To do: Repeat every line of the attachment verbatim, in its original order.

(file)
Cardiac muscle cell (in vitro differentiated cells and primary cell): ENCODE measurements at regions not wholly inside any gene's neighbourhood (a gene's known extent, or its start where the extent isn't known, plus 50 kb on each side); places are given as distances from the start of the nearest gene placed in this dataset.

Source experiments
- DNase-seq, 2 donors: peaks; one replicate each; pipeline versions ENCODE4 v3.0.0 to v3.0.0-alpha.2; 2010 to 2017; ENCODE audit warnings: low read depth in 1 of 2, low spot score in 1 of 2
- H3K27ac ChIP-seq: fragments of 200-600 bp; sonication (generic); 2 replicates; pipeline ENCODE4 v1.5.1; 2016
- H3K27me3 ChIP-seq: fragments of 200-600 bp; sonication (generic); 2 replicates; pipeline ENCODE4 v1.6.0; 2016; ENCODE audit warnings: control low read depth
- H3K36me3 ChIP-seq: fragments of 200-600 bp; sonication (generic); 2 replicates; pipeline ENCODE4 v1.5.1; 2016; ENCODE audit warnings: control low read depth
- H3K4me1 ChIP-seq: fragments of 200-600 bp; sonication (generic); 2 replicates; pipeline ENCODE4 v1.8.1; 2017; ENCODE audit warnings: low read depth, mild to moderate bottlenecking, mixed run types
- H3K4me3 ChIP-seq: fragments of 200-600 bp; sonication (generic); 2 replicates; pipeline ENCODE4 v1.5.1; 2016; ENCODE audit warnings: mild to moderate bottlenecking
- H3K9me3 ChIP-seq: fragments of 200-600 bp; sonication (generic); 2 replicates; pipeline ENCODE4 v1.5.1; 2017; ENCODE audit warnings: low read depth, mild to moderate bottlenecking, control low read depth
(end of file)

Cardiac muscle cell (in vitro differentiated cells and primary cell): ENCODE measurements at regions not wholly inside any gene's neighbourhood (a gene's known extent, or its start where the extent isn't known, plus 50 kb on each side); places are given as distances from the start of the nearest gene placed in this dataset.

Source experiments
- DNase-seq, 2 donors: peaks; one replicate each; pipeline versions ENCODE4 v3.0.0 to v3.0.0-alpha.2; 2010 to 2017; ENCODE audit warnings: low read depth in 1 of 2, low spot score in 1 of 2
- H3K27ac ChIP-seq: fragments of 200-600 bp; sonication (generic); 2 replicates; pipeline ENCODE4 v1.5.1; 2016
- H3K27me3 ChIP-seq: fragments of 200-600 bp; sonication (generic); 2 replicates; pipeline ENCODE4 v1.6.0; 2016; ENCODE audit warnings: control low read depth
- H3K36me3 ChIP-seq: fragments of 200-600 bp; sonication (generic); 2 replicates; pipeline ENCODE4 v1.5.1; 2016; ENCODE audit warnings: control low read depth
- H3K4me1 ChIP-seq: fragments of 200-600 bp; sonication (generic); 2 replicates; pipeline ENCODE4 v1.8.1; 2017; ENCODE audit warnings: low read depth, mild to moderate bottlenecking, mixed run types
- H3K4me3 ChIP-seq: fragments of 200-600 bp; sonication (generic); 2 replicates; pipeline ENCODE4 v1.5.1; 2016; ENCODE audit warnings: mild to moderate bottlenecking
- H3K9me3 ChIP-seq: fragments of 200-600 bp; sonication (generic); 2 replicates; pipeline ENCODE4 v1.5.1; 2017; ENCODE audit warnings: low read depth, mild to moderate bottlenecking, control low read depth